Overtaking and passing. These are both terms meaning the same thing — depending on your local lexicon, but they both refer to the act of getting past a vehicle that is going slower than you intend to ride yourself.
For consistency, I will use the term “passing” in this chapter.
Passing is arguably one of the most dangerous things we do while riding, yet, executed with care and planning, it is not something to be feared or unnecessarily avoided. Indeed, sometimes we find that the safest place to be is in front of some hazards.
So, with that said, let’s take a look at how we can make passing the safest activity we can.
It may seem counter-productive, but would you like to know the first thing I do when considering a pass? I drop back — sometimes way back. This may seem the opposite of what we want to achieve, but let me outline what we need to plan when considering a pass, and the reason for dropping back may become clearer.
For a safe pass we need to:
- Know exactly where and when we are going to perform the pass.
- Have a very thorough and complete view of our environment — including a long distance ahead.
- Know exactly where our “re-entry point” is. That is, where we are going to join the flow of traffic again on our side of the road.
- Know what speed we are going to have to achieve to execute the pass.
- All of these things are facilitated by dropping back. Most importantly, from this position we get to:
- Achieve a much clearer view of the road ahead (without obstruction from the vehicle we are trying to pass) — thereby allowing us access to the necessary information to properly plan the manoeuvre.
- Use the “run up” to the pass to lessen the need for excessive acceleration.
Let me expand on that last point — lessening the need for excessive acceleration: You will often see drivers and riders sitting closely behind a vehicle they are just about to pass. Indeed, that is often a clue that they are about to do so.
In that situation they are robbing themselves of a good, clear view of the road ahead. How many times do you see these people start to pass, then abort when something they have missed suddenly comes into their view?
Furthermore, when they go to pass, they will need all the acceleration they can get from their machine because, relative to the car in front, they are starting from zero. Both vehicles are going at the same speed.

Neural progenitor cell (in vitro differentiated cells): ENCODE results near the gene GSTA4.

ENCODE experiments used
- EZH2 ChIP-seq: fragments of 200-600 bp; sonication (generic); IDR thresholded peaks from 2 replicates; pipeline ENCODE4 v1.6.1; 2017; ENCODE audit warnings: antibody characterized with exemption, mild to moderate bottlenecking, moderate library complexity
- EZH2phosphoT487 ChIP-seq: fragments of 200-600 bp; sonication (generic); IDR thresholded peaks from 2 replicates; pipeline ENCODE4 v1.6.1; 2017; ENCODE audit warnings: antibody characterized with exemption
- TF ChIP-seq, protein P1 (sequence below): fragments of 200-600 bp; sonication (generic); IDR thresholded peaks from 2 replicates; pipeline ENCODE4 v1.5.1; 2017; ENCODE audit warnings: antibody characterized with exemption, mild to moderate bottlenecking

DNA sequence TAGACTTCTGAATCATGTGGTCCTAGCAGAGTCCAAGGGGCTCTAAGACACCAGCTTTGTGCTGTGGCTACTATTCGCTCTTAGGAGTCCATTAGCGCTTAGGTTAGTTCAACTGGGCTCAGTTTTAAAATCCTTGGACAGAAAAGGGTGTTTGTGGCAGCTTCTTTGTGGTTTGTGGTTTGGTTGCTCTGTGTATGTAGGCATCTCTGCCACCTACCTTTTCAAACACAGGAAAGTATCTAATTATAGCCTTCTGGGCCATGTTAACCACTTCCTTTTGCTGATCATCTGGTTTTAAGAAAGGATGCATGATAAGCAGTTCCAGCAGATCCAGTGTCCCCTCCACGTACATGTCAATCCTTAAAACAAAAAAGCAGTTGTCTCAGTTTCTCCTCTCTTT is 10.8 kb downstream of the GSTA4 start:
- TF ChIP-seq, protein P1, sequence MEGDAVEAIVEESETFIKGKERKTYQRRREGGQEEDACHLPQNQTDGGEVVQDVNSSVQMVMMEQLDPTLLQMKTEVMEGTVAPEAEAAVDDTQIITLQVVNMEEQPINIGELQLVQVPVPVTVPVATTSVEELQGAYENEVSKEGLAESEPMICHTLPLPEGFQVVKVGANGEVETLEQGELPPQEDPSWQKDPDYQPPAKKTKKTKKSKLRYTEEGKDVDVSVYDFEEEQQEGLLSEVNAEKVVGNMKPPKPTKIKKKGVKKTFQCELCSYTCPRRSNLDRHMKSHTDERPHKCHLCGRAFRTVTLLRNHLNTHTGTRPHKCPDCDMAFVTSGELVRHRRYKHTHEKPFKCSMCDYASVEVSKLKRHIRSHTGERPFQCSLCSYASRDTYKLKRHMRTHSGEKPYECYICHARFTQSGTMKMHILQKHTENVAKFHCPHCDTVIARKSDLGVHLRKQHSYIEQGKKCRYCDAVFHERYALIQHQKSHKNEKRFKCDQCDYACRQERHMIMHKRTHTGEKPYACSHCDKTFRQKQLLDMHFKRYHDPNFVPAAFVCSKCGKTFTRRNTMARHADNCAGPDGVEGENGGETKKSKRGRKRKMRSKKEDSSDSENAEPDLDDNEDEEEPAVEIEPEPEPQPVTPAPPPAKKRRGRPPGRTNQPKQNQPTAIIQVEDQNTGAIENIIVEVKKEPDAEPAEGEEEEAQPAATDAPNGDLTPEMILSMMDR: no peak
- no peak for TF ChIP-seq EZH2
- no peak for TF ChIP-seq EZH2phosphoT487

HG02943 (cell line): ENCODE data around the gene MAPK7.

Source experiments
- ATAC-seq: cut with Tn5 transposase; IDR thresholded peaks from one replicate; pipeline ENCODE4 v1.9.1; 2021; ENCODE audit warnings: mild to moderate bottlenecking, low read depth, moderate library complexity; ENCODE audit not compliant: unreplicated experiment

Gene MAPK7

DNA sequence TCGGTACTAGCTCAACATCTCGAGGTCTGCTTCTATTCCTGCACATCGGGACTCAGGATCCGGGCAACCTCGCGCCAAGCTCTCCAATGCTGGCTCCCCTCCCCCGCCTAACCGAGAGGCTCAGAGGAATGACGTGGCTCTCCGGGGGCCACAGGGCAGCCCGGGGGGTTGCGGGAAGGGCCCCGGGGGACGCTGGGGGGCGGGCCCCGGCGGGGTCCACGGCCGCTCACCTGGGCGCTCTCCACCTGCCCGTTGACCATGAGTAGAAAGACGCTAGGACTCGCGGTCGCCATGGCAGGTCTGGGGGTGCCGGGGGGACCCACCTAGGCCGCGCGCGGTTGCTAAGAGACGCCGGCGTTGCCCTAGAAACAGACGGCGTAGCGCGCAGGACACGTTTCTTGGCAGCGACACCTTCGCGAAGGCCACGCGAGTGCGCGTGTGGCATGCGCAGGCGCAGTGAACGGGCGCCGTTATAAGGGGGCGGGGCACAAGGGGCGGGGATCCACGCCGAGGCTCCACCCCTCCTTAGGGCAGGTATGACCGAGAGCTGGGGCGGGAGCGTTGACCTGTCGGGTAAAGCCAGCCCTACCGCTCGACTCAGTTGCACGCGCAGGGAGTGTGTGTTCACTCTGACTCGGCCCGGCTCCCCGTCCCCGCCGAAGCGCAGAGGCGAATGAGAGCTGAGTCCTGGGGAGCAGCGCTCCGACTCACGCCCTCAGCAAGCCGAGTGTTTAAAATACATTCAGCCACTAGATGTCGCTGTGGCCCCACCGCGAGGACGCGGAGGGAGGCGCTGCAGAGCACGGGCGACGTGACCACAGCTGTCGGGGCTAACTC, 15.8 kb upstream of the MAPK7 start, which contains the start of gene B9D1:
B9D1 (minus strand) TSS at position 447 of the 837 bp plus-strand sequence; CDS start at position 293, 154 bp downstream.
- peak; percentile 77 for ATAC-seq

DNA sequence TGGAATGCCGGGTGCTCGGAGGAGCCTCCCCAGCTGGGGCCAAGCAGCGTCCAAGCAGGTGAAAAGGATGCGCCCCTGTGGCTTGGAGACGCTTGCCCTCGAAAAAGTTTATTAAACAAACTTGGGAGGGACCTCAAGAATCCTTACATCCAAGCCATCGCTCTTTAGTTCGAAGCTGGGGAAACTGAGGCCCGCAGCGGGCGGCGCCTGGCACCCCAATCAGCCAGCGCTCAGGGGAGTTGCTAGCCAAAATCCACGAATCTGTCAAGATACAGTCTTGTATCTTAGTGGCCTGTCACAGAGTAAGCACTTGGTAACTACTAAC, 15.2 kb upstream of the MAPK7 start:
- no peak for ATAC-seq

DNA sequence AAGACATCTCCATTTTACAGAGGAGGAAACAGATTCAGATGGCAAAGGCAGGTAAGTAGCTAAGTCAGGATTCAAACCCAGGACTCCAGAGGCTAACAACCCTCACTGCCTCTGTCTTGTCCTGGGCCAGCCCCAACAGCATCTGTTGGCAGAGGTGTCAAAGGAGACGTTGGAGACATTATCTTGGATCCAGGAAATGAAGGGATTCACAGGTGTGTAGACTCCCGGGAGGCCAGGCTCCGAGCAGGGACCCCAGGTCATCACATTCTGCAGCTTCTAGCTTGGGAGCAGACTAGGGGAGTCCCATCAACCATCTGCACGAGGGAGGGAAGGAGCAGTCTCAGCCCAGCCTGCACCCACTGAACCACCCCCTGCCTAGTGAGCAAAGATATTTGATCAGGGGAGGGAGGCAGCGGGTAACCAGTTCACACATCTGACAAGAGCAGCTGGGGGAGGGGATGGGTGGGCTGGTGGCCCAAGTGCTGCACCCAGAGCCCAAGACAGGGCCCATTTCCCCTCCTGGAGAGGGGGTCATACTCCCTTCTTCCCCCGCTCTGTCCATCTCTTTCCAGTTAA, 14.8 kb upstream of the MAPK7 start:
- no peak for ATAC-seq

Although we often have plenty of acceleration at our command, overly harsh acceleration goes against our mantra: “A motorcycle is at its most stable when going in a straight line at a constant speed.” The further we go from that ideal, the less stable the machine will be.
So, what do we do? We start the manoeuvre from way back. By the time we reach the vehicle we’re about to pass, we have already achieved the necessary speed differential to smoothly get past them. No frantic acceleration is necessary.
Now, this technique does come at a price. It means that we need to plan this manoeuvre much, much further ahead. That is why I stated at the beginning of this article that a well-executed pass requires much forethought and planning.
If you aren’t 110% sure you can safely carry it out; if you don’t have the necessary view ahead; in short, if you don’t have all of your “ducks in a row”, don’t do it. It’s as simple as that.
In the following images, I will outline the steps for a carefully planned and executed pass:
Here, I am following a car which I intend to pass. At this proximity, I can’t get enough information about the road ahead. My view is obscured by the car I’m about to pass. Also, if I were to initiate the pass from here, it would require a lot of acceleration to get past the car.
To gain a better view of the road ahead, I have dropped back considerably. From this position, I can see much further ahead and plan my pass. I am:
• Looking for oncoming traffic.
• Looking for any road features that would cause me to forego the pass (such as an upcoming junction).
• Planning my “re-entry” point.
• Observing any vehicles in front of the one I’m passing — and what they’re doing.
• Checking what is behind me.
If I need to shift toward the left or right of my lane to get an even better view, I will do so — as long as it doesn’t bring me into conflict with oncoming traffic.
I begin to accelerate. The objective is to arrive at the point where I move out to pass at a sufficient speed to smoothly execute the manoeuvre without asking too much of my machine.
As I approach the vehicle in front, I put on a turn signal. I consider giving a flash on my of my lights, or a brief sound of my horn, to alert the driver that I am about to pass.